Coffered ceiling

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Coffered ceiling of the cedar hall in the Fugger Castle in Kirchheim in Swabia
Diocletian's Palace, Split, section through the mausoleum and porch with a stone coffered ceiling
Renaissance wooden field ceiling in Schloss Hof (Naudorf Sa.)

A cassette ceiling (also field ceiling ) has box-shaped recesses (cassettes) on its underside in a regular arrangement. Such a ceiling is formed by intersecting ribs or beams . The preferred materials are traditionally wood , stone or stucco . But there are also coffered ceilings imitated by illusionistic painting ( trompe-l'œil ).

Cassette ceilings were originally created by applying the rather thin and flat filling of the fields to the top of the thick, high beams. A hanging fixation was more difficult, and the recesses brought technical advantages (acoustics) and an optical structure of the ceiling. The construction of the ceiling could be load-bearing, as in the Pantheon, where this construction was also advantageous for weight reasons. Heavy wooden coffered ceilings e.g. B. were non-load-bearing components that were attached to the ceiling or roof structure. With greater distances (great room depths), the weight of these ceilings then had to be borne by reinforced roof structures.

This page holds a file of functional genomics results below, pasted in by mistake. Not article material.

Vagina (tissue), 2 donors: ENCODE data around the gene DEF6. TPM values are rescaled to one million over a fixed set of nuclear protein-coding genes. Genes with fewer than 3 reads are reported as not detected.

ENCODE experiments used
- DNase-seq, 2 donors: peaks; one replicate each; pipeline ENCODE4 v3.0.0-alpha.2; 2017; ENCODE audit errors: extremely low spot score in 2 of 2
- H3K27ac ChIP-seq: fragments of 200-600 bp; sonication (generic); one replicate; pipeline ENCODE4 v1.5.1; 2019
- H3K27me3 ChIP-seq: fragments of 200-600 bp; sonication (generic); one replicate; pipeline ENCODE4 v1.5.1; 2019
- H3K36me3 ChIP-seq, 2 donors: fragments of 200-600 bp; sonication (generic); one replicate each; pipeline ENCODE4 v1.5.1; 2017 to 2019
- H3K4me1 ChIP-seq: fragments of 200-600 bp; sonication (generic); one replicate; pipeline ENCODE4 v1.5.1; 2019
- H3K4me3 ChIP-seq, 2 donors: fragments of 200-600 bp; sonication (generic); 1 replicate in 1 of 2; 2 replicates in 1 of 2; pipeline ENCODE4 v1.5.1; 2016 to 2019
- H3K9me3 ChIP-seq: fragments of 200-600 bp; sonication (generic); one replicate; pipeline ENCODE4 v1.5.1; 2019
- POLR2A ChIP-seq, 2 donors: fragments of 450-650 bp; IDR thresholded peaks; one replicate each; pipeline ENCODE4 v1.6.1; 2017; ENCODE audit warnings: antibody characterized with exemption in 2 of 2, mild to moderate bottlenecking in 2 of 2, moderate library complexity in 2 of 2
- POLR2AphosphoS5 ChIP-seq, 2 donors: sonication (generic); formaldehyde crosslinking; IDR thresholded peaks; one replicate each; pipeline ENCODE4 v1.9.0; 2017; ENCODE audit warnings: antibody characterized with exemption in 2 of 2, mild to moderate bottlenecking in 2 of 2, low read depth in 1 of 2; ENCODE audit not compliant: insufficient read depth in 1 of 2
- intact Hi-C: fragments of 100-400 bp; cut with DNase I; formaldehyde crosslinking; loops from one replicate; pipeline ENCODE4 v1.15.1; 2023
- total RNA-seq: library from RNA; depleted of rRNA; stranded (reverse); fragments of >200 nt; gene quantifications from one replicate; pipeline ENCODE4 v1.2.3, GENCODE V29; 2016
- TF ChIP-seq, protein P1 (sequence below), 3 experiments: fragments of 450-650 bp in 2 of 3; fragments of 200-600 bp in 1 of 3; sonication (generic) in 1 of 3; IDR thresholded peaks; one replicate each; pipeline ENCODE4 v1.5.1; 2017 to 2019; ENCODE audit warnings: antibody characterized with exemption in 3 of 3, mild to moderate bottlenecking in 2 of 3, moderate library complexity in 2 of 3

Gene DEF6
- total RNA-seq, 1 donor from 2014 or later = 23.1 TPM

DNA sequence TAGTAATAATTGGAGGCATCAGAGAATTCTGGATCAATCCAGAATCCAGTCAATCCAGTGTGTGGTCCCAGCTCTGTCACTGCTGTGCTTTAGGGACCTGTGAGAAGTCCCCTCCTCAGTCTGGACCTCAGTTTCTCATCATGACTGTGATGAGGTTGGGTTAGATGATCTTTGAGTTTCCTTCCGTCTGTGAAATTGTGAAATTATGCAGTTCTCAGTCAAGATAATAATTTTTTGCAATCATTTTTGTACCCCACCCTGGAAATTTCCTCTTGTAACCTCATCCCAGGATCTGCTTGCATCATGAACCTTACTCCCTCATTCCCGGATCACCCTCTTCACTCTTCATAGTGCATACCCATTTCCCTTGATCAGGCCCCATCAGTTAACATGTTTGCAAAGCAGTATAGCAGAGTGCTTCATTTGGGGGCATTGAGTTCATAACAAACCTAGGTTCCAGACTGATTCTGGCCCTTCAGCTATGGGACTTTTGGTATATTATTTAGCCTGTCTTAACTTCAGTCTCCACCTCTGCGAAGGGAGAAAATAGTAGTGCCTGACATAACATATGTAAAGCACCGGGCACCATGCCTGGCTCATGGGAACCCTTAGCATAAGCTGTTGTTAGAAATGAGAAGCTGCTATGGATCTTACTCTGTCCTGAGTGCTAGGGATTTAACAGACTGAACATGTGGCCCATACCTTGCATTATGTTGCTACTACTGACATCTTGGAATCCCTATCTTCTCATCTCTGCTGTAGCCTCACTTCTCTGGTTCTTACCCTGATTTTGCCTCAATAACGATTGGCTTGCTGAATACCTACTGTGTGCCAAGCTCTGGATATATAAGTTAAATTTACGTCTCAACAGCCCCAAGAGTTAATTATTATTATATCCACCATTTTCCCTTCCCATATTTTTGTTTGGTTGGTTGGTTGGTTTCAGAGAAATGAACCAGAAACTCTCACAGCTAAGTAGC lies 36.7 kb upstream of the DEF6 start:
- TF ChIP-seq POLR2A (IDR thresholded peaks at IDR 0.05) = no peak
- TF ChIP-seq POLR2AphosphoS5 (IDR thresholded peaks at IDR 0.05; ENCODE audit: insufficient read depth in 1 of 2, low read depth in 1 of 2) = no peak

Coffered ceilings can be found in columned halls of antiquity and later mainly in buildings from the Renaissance and Baroque periods .

Examples of coffered ceilings:

Today's meaning

A type of suspended ceiling is now also referred to as a coffered ceiling in which square panels (coffers) made of wood (materials) , mineral (fiber) boards , plasterboard or gypsum fiber boards are inserted into a suspended support system made of metal . These ceilings are inexpensive and easy to dismantle (for maintenance work in the space). Mostly they are also acoustic ceilings .

See also

Web links

Commons : Coffered ceiling  - collection of images, videos and audio files
Wiktionary: coffered ceiling  - explanations of meanings, word origins, synonyms, translations